For a moment she trembled violently and ran her fingers through her golden
hair distractedly, but she partly regained her composure, came forward and
told the servant to show him into the room. She was a woman of instant
determination. She drew the curtains closer, so that the room would be
almost dark to one entering from the sunlight. Then she stood with her
back to the light of the window. He saw a figure standing in the shadow,
came forward and bowed, not at first looking closely at the face.

"I have come from your husband," he said. "My name is Mark Telford"--

"Yes, I know," she interrupted.

He started, came a little nearer and looked curiously at her. "Ida--Ida
Royal!" he exclaimed. "Are you--you--John Gladney's wife?"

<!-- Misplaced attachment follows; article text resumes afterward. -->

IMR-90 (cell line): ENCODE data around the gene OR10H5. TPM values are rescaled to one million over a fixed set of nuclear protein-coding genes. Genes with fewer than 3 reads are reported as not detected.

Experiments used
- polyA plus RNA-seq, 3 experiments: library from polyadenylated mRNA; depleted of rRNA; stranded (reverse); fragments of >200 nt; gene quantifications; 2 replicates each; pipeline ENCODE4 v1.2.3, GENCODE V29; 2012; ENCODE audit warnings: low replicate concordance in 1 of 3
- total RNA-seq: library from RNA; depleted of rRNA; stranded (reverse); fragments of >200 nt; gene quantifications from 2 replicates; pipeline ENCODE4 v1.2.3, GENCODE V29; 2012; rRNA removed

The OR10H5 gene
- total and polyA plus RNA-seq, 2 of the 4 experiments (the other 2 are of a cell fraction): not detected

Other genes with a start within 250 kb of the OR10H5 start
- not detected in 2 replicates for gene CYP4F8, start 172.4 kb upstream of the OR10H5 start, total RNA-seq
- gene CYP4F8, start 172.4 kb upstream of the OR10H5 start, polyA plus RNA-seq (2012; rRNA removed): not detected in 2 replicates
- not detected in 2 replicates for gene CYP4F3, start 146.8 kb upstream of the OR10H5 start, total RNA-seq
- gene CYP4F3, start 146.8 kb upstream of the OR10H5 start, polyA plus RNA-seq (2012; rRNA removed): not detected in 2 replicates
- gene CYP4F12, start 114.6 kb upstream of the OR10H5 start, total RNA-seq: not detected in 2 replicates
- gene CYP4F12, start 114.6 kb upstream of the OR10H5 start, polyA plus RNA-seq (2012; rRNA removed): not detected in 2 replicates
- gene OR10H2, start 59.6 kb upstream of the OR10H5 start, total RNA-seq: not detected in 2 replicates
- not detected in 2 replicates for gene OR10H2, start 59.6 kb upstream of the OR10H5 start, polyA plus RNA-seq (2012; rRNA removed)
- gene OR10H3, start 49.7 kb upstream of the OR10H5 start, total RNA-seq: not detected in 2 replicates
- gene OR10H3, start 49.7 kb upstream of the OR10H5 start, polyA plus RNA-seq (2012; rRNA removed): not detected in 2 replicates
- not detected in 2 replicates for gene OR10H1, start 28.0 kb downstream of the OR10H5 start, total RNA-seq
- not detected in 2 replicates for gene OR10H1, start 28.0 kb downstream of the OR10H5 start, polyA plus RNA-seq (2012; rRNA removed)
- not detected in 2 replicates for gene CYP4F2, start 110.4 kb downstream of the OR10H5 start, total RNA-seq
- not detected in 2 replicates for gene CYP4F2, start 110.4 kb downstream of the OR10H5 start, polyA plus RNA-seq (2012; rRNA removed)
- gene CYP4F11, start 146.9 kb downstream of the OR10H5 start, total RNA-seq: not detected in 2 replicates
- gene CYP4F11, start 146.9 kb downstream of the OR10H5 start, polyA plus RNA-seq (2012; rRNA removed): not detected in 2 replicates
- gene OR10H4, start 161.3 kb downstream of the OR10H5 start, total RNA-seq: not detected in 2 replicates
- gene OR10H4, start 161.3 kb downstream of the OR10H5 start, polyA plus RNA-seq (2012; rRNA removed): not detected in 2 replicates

"He is my husband."

Telford folded his arms, and, though pale and haggard, held himself
firmly. "I could not have wished this for my worst enemy," he said at last
"Gladney and I have been more than brothers."

"In return for having"--

"Hush!" he interrupted. "Do you think anything you may say can make me
feel worse than I do? I tell you we have lain under the same blankets
month in, month out, and he saved my life."

"What is the message you bring?" she asked.

"He begs you to live with him again, you and your child. The property he
settled on you for your lifetime he will settle on your child. Until this
past few days he was himself poor. To-day he is rich--money got honestly,
as you may guess."

"And if I am not willing to be reconciled?"

"There was no condition."

"Do you know all the circumstances? Did he tell you?"